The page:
Division of Criminal Justice Services

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For Immediate Release: 10/17/2018

Janine Kava | janine.kava@dcjs.ny.gov
Justin Mason | justin.mason@dcjs.ny.gov  
Press Office, Division of Criminal Justice Services | (518) 457-8828

New York State Division of Criminal Justice Services launches Criminal Justice Knowledge Bank and Research Consortium

Criminal Justice Knowledge Bank website allows professionals to share innovative ideas and best practices, promotes research partnership

Consortium connects local agencies with academics to solve real-world problems and assess the effectiveness of strategies to reduce crime

The New York State Division of Criminal Justice Services (DCJS) today announced a new website for criminal justice professionals to share promising and innovative programs and practices designed to reduce crime and recidivism. The Criminal Justice Knowledge Bank provides professionals the opportunity to learn from each other and access national criminal justice resources and also features information about the Criminal Justice Research Consortium, which connects police, prosecutors and probation professionals with academics across the state to research and develop evidence-based approaches to address specific public safety issues in their communities.

“New York’s crime and incarceration rates have reached all-time lows, attributable in part to the innovative work of agencies at the state and local level. We created the Knowledge Bank and Research Consortium to promote and expand the use of data-driven research and evidence-based programs that have been effective at helping communities across the state address public safety concerns,” said Michael C. Green, Executive Deputy Commissioner of the Division of Criminal Justice Services. “Our goal is to provide an invaluable resource for law enforcement professionals, allowing them to learn from each other and forge partnerships with academics to expand the body of research available to further improve public safety and criminal justice program outcomes across the state.”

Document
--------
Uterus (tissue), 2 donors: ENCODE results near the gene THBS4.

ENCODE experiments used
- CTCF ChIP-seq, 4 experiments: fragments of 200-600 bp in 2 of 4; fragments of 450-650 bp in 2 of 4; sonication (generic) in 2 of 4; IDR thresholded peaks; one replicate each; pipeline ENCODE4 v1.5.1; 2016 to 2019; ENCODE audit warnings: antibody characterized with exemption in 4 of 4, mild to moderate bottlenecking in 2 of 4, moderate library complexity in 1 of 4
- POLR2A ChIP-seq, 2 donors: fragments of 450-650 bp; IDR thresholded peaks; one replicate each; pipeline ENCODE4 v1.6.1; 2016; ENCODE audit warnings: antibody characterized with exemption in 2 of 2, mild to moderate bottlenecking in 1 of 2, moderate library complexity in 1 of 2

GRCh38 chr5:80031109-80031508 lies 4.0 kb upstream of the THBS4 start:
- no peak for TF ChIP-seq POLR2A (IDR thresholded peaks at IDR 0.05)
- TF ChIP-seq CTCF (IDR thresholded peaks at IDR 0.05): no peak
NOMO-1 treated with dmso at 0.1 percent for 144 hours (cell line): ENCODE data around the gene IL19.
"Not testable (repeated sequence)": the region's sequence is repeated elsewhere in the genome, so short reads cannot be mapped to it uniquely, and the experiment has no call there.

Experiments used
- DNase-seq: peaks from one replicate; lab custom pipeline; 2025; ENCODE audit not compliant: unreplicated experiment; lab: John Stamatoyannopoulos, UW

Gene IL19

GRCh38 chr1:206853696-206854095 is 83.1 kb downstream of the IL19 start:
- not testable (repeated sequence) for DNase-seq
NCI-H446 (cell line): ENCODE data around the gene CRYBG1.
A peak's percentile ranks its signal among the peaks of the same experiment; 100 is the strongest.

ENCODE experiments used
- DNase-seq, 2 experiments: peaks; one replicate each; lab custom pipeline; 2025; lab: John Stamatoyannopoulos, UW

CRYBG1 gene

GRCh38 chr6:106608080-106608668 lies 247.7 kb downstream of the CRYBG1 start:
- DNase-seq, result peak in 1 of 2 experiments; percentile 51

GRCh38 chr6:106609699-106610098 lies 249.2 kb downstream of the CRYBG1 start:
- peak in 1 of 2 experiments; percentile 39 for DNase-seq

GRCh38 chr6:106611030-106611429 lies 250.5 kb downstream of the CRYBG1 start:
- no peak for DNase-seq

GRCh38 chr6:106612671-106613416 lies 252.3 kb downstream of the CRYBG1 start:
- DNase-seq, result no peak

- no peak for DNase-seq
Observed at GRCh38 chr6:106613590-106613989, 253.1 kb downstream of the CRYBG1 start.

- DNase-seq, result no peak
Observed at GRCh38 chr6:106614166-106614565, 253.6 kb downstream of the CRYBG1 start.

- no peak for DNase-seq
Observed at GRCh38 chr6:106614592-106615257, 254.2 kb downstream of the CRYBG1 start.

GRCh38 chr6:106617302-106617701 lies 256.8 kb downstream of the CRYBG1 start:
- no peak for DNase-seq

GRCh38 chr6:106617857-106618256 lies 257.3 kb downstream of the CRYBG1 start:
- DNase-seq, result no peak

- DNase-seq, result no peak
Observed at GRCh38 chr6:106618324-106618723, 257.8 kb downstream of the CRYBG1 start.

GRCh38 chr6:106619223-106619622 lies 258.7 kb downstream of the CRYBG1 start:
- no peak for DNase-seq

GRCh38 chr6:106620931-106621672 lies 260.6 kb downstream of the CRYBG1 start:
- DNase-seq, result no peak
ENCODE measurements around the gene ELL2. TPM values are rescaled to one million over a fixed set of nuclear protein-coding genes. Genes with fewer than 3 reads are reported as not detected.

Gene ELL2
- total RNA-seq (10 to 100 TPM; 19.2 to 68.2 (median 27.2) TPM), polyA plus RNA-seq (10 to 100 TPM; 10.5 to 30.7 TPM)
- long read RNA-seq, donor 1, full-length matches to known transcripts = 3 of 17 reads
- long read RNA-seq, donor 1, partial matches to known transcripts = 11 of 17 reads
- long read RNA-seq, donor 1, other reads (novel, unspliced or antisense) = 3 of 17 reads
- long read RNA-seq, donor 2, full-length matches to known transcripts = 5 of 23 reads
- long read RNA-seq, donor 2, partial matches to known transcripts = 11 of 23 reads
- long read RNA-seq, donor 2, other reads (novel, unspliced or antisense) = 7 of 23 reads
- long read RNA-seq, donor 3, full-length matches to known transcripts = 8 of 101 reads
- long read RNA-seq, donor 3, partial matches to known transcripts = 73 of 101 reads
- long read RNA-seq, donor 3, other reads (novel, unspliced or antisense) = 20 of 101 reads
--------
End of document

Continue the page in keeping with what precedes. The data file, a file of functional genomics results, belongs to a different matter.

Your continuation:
The Criminal Justice Knowledge Bank (https://knowledgebank.criminaljustice.ny.gov) features summaries of programs and initiatives submitted by police, prosecutors and probation departments from across the state. The summaries include information on the problem the program was designed to target; details of its implementation and results, lessons learned by the agency or agencies involved, and useful advice for professionals seeking to implement the program in their jurisdiction. The site currently features eight programs from seven counties, including a group violence intervention program in Newburgh, Orange County, an adolescent diversion program in Nassau County, and an ignition interlock device enforcement project in Albany County.

The Research Consortium includes 60 researchers from 29 colleges and universities, including 11 from the State University of New York system. These academics are available to provide their expertise to local law enforcement agencies across the state, with the aim of developing solutions to criminal justice-related problems. Academics and criminal justice professionals may partner on projects that analyze data, such as reported crimes, criminal case volume or dispositions, to develop a strategy to address a specific problem; evaluate new policies or pilot programs; and survey the community on criminal justice issues.